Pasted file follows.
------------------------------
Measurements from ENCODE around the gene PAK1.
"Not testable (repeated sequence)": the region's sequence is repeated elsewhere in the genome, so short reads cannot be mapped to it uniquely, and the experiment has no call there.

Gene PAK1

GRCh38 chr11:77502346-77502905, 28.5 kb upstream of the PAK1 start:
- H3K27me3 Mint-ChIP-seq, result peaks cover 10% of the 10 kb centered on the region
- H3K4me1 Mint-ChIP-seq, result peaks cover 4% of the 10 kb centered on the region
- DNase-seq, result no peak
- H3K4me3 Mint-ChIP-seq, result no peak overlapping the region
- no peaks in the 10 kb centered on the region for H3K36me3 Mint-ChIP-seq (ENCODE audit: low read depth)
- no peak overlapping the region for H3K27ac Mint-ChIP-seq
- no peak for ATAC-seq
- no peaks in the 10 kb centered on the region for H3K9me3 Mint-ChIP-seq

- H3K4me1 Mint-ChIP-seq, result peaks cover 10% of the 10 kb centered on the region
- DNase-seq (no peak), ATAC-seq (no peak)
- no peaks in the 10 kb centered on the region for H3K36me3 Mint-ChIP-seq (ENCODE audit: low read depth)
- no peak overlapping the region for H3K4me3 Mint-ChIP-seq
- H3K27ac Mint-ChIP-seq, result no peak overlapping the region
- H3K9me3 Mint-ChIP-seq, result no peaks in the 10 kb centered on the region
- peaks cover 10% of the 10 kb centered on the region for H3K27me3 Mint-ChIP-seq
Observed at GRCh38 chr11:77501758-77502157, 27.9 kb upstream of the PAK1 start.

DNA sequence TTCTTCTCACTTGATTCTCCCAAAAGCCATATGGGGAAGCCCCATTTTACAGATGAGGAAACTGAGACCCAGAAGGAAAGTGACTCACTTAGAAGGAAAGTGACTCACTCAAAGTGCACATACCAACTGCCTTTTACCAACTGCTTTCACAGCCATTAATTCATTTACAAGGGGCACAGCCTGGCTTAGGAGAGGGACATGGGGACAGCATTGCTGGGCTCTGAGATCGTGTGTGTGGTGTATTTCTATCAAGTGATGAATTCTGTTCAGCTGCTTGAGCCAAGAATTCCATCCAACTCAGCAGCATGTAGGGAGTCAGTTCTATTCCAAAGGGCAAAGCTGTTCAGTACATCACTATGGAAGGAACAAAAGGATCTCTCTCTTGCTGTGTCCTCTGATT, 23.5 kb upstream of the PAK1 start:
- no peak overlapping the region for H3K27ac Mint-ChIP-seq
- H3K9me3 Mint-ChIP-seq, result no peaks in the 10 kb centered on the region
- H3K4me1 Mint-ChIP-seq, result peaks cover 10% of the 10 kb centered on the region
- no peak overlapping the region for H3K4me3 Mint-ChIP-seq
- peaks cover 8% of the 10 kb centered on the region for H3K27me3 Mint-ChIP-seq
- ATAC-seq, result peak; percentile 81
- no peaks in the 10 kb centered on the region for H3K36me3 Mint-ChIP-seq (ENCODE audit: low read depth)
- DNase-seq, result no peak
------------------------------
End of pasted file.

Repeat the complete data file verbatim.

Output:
Measurements from ENCODE around the gene PAK1.
"Not testable (repeated sequence)": the region's sequence is repeated elsewhere in the genome, so short reads cannot be mapped to it uniquely, and the experiment has no call there.

Gene PAK1

GRCh38 chr11:77502346-77502905, 28.5 kb upstream of the PAK1 start:
- H3K27me3 Mint-ChIP-seq, result peaks cover 10% of the 10 kb centered on the region
- H3K4me1 Mint-ChIP-seq, result peaks cover 4% of the 10 kb centered on the region
- DNase-seq, result no peak
- H3K4me3 Mint-ChIP-seq, result no peak overlapping the region
- no peaks in the 10 kb centered on the region for H3K36me3 Mint-ChIP-seq (ENCODE audit: low read depth)
- no peak overlapping the region for H3K27ac Mint-ChIP-seq
- no peak for ATAC-seq
- no peaks in the 10 kb centered on the region for H3K9me3 Mint-ChIP-seq

- H3K4me1 Mint-ChIP-seq, result peaks cover 10% of the 10 kb centered on the region
- DNase-seq (no peak), ATAC-seq (no peak)
- no peaks in the 10 kb centered on the region for H3K36me3 Mint-ChIP-seq (ENCODE audit: low read depth)
- no peak overlapping the region for H3K4me3 Mint-ChIP-seq
- H3K27ac Mint-ChIP-seq, result no peak overlapping the region
- H3K9me3 Mint-ChIP-seq, result no peaks in the 10 kb centered on the region
- peaks cover 10% of the 10 kb centered on the region for H3K27me3 Mint-ChIP-seq
Observed at GRCh38 chr11:77501758-77502157, 27.9 kb upstream of the PAK1 start.

DNA sequence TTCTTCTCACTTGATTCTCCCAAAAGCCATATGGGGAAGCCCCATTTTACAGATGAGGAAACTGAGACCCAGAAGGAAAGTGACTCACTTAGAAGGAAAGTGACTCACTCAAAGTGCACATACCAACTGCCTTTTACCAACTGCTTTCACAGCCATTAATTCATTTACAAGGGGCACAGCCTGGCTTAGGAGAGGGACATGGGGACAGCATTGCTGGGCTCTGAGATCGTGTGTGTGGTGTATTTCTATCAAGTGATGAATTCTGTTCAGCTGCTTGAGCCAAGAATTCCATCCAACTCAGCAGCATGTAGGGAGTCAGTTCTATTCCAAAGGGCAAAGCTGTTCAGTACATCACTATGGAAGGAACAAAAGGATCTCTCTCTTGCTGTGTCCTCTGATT, 23.5 kb upstream of the PAK1 start:
- no peak overlapping the region for H3K27ac Mint-ChIP-seq
- H3K9me3 Mint-ChIP-seq, result no peaks in the 10 kb centered on the region
- H3K4me1 Mint-ChIP-seq, result peaks cover 10% of the 10 kb centered on the region
- no peak overlapping the region for H3K4me3 Mint-ChIP-seq
- peaks cover 8% of the 10 kb centered on the region for H3K27me3 Mint-ChIP-seq
- ATAC-seq, result peak; percentile 81
- no peaks in the 10 kb centered on the region for H3K36me3 Mint-ChIP-seq (ENCODE audit: low read depth)
- DNase-seq, result no peak